“Party Spirit is the Madness of the Many for the Benefit of the few. This precious few in the United States….each insist upon their own Sect being exclusive Patriots & therefore alone to be confided in. And the general Mass of us the People, who sometimes distrust them all, are looked upon either as very stupid, or very indifferent to the Welfare of our dear Country and its all glorious Constitution. These gratuitous Guardians of the public Weal are perpetually sounding in our Ears the momentous Crisis of our Affairs, which according to their knowledge, Belief & most honest Fears, is continually occurring, and that the Country would be lost if it was not prevented by their disinterested Labours. And thus the Public is to be kept in an unceasing Sate of Ferment, Alarm, & Jealousy that these People may talk, write, & falsify with Impunity.”
–Boston lawyer William Tudor, Sr. to John Adams, 20 May 1818
In the above letter excerpt, William Tudor, writing in 1818 to John Adams, critiques the nature and practices of American political parties and their posture toward the American people. In 2-4 pages (Times New Roman, 12-point font, double-spaced, 1″ margins):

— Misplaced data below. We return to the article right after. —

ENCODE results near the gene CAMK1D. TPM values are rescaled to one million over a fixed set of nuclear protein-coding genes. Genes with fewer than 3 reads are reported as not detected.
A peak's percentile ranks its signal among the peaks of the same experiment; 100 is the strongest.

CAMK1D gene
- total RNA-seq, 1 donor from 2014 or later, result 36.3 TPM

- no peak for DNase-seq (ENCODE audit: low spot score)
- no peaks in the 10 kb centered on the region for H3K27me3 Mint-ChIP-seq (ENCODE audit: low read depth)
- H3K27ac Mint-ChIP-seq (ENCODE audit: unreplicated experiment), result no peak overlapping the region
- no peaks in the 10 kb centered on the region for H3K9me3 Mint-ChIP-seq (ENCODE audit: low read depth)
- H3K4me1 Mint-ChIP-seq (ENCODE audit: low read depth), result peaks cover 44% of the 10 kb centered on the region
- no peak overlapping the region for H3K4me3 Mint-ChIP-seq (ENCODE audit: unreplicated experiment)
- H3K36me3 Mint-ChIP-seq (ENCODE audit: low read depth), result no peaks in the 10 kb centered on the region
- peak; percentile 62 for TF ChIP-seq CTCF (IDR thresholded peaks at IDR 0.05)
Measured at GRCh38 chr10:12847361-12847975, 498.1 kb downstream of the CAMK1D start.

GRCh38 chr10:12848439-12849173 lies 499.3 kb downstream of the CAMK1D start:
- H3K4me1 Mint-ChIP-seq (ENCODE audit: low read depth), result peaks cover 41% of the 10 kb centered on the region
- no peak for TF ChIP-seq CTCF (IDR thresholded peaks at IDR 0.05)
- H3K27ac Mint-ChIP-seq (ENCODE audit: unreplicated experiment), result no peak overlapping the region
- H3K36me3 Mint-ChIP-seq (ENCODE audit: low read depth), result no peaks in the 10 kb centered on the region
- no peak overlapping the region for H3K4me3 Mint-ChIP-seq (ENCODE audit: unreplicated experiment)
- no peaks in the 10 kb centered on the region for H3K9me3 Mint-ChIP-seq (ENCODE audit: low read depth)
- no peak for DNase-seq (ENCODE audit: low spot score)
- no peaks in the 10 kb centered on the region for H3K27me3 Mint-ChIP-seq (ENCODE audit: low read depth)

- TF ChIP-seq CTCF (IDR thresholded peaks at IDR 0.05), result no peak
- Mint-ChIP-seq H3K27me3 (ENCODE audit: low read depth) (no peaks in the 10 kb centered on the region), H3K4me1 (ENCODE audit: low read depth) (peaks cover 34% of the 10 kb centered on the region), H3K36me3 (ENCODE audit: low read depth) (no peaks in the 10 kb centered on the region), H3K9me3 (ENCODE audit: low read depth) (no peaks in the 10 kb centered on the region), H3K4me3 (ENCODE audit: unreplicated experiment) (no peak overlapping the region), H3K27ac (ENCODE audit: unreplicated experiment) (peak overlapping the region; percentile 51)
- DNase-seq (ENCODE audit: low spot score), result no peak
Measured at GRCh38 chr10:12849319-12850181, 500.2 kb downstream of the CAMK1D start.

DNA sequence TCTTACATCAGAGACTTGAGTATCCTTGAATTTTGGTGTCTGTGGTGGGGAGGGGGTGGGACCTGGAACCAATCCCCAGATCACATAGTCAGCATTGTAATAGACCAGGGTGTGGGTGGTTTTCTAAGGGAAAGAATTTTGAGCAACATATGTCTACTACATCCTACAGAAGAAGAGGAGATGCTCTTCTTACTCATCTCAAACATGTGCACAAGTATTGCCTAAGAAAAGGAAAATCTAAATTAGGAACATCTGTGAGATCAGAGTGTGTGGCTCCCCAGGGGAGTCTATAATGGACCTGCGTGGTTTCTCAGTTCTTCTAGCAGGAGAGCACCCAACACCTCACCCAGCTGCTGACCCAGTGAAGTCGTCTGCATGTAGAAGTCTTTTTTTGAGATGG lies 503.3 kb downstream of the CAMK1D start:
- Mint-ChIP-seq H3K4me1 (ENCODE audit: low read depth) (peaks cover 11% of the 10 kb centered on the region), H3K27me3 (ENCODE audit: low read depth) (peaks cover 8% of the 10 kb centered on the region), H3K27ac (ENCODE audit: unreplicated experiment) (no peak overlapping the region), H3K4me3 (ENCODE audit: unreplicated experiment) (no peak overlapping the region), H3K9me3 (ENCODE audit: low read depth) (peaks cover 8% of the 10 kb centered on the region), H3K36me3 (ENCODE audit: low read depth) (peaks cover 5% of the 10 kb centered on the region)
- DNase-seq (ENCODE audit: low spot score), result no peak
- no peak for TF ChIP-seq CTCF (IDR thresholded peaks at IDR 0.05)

1. Considering and citing specifics from Volkomer, explain how the party system that Tudor lamented to Jefferson developed in America.
, after you have watched both Republican and Democratic presidential campaign commercials from a presidential election year of your choosing, explain (mentioning specifics from those ads), whether, in your view, the evidence of those modern T.V. ads fits well with William Tudor’s 1818 complaint to John Adams that each major political party is constantly creating an exaggerated sense of national crisis, so that they it can implausibly represent its candidate as a messianic figure, as the only antidote to the nation’s ills. In the ads that you watched for this and other assignments this week were political parties still doing that sort of thing? Was, and is, “party spirit” still “the madness of the many for the benefit of the few?”